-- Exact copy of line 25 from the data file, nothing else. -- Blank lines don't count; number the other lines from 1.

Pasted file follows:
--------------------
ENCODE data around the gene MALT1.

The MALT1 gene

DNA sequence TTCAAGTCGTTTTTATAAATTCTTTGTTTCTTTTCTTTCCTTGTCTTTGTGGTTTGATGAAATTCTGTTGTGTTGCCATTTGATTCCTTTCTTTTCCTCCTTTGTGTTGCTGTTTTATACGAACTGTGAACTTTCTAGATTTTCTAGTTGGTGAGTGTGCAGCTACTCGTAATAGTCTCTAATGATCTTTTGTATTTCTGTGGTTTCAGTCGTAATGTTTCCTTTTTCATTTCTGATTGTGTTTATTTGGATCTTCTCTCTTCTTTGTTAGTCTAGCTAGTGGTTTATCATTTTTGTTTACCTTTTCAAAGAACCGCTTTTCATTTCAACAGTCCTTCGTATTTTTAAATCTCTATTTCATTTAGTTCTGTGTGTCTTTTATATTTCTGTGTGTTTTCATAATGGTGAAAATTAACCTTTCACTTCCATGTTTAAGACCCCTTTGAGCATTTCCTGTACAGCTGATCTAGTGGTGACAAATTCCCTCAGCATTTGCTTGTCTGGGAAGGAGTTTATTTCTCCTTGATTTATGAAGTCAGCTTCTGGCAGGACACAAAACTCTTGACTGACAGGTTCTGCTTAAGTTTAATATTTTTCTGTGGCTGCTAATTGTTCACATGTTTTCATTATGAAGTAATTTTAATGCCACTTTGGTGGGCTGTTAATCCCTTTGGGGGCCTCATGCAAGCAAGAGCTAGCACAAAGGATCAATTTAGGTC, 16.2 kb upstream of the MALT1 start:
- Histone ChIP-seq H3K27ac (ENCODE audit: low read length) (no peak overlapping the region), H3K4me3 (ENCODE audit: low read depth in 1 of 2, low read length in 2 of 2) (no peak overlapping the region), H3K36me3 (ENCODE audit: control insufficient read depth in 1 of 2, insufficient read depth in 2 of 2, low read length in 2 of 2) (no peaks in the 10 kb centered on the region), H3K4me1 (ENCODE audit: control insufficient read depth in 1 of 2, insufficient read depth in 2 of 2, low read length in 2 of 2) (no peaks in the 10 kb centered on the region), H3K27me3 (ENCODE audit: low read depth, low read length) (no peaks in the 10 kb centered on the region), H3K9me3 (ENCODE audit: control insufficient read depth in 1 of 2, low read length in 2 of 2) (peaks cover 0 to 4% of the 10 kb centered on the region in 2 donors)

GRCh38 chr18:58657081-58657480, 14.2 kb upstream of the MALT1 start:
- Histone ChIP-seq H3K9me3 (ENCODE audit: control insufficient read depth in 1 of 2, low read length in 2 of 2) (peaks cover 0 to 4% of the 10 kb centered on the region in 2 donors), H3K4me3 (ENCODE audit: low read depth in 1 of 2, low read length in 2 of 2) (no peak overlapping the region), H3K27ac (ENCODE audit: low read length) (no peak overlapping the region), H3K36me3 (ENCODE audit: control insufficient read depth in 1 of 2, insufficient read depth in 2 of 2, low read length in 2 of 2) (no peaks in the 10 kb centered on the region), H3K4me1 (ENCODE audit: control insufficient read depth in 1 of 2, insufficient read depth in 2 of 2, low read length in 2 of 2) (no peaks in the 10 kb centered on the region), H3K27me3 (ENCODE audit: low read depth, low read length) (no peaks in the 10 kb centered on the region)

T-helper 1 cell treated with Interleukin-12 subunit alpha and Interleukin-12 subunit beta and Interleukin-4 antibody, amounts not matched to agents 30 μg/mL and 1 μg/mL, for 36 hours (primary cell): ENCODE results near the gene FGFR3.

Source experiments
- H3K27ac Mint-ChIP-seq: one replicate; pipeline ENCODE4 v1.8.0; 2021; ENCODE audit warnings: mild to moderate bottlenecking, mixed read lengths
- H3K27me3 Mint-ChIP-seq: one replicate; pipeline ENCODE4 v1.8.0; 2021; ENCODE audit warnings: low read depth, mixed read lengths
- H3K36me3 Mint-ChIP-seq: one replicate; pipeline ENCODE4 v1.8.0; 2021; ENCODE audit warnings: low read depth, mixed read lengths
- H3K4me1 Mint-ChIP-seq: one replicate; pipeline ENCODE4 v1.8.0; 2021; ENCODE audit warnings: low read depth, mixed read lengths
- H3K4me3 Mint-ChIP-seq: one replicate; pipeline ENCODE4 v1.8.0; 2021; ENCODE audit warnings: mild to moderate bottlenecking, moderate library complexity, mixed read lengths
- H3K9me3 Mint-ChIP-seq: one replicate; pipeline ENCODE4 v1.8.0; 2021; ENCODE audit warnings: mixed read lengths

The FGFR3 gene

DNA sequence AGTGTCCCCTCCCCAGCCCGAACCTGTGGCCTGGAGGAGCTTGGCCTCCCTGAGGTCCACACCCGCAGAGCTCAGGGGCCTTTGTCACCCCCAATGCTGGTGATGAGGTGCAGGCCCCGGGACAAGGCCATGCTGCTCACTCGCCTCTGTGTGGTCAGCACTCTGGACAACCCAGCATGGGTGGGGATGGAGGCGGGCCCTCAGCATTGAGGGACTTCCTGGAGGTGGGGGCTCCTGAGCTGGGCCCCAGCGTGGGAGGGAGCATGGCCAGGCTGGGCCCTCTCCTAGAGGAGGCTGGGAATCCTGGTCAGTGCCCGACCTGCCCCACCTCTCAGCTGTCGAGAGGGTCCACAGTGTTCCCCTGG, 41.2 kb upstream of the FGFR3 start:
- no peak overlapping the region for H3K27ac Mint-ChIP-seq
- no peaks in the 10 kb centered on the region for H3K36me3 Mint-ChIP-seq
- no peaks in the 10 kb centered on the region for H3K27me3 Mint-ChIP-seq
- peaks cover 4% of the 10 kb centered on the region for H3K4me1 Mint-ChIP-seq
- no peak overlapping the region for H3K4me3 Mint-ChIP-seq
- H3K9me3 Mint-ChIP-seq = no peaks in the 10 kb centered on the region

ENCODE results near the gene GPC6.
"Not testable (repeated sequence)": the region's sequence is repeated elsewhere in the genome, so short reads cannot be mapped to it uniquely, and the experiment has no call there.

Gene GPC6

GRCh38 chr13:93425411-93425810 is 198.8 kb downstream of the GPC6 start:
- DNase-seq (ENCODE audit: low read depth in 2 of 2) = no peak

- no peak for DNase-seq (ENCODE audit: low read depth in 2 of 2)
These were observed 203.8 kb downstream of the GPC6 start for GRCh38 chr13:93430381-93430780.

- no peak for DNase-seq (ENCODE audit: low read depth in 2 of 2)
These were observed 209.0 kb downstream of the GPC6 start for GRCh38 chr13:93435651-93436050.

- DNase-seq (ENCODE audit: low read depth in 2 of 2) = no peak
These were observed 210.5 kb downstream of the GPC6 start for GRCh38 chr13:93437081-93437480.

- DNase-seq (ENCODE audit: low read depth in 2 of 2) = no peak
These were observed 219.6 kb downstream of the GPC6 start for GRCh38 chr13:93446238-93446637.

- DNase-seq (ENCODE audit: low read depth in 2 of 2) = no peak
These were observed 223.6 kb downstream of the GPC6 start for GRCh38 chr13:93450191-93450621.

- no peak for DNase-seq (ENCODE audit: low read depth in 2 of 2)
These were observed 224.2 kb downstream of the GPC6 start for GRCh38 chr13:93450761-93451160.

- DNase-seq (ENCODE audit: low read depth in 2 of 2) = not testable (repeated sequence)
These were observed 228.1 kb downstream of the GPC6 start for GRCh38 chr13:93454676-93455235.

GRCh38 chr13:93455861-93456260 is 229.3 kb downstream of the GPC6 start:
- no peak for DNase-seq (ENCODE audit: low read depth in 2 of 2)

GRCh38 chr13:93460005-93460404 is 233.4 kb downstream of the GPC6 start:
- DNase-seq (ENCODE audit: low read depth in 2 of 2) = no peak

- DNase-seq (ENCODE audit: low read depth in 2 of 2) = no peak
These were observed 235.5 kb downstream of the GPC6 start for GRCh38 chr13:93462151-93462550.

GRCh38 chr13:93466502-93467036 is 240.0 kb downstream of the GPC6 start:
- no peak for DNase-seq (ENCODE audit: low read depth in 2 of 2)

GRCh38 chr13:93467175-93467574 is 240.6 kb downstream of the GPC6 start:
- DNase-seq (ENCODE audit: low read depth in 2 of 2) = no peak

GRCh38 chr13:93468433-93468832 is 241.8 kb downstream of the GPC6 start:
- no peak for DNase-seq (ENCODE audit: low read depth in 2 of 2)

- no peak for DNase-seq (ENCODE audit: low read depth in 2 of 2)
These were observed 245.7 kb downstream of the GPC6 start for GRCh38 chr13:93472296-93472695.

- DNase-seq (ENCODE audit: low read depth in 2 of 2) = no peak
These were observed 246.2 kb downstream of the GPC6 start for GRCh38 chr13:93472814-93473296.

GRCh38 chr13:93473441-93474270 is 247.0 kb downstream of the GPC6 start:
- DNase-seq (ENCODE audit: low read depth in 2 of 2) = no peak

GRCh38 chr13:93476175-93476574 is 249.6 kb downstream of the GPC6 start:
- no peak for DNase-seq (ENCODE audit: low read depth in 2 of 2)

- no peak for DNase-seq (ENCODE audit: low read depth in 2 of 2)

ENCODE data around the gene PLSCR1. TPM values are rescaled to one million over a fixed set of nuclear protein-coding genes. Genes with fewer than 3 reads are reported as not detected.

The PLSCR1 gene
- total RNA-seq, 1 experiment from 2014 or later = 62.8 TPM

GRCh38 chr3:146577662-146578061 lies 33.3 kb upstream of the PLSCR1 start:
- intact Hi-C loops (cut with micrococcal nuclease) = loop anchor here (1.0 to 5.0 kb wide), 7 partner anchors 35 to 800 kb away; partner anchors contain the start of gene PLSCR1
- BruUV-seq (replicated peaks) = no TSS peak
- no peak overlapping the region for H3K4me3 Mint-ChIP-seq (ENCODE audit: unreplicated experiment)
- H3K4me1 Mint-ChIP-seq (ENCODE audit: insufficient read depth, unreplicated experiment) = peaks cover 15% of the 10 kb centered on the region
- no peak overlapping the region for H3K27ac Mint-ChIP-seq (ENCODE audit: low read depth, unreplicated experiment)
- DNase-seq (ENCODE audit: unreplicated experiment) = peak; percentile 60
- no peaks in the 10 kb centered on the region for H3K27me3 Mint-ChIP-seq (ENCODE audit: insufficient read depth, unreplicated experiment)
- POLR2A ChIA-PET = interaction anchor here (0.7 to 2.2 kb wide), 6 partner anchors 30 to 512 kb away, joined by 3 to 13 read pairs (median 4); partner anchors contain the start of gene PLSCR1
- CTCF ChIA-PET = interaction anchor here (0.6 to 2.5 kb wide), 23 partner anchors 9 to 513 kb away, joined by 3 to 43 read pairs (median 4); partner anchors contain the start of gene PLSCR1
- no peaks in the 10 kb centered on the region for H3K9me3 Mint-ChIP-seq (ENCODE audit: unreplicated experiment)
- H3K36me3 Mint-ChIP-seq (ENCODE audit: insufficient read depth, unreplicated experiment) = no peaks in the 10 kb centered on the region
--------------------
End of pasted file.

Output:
Gene GPC6